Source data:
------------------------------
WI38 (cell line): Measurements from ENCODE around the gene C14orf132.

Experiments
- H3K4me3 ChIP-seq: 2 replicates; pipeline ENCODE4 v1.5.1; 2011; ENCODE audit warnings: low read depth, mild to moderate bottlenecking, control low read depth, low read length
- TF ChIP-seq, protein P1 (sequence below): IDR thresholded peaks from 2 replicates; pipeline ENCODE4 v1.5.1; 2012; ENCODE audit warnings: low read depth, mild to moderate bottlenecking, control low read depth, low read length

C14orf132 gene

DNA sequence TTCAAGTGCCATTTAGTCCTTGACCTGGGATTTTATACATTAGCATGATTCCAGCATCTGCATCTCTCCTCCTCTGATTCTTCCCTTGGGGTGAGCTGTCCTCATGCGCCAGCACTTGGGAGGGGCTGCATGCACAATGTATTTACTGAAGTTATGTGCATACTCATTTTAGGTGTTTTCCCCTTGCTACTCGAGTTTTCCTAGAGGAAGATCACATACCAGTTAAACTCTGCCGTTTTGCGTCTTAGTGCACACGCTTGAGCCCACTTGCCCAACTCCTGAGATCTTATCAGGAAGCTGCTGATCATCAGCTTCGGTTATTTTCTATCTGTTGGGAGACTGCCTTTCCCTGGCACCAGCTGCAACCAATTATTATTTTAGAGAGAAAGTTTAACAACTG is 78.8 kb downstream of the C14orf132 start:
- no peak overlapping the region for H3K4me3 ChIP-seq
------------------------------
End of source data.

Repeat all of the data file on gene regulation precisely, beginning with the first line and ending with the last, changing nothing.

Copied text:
WI38 (cell line): Measurements from ENCODE around the gene C14orf132.

Experiments
- H3K4me3 ChIP-seq: 2 replicates; pipeline ENCODE4 v1.5.1; 2011; ENCODE audit warnings: low read depth, mild to moderate bottlenecking, control low read depth, low read length
- TF ChIP-seq, protein P1 (sequence below): IDR thresholded peaks from 2 replicates; pipeline ENCODE4 v1.5.1; 2012; ENCODE audit warnings: low read depth, mild to moderate bottlenecking, control low read depth, low read length

C14orf132 gene

DNA sequence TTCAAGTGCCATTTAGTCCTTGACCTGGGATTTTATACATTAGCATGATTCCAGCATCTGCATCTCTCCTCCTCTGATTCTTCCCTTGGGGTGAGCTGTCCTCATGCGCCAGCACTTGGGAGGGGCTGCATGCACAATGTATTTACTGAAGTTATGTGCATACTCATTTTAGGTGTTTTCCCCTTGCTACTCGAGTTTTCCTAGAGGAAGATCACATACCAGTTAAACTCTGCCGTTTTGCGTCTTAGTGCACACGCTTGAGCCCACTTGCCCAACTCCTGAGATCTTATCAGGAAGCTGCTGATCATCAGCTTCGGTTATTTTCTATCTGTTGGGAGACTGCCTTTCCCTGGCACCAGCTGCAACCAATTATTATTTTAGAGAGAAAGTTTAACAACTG is 78.8 kb downstream of the C14orf132 start:
- no peak overlapping the region for H3K4me3 ChIP-seq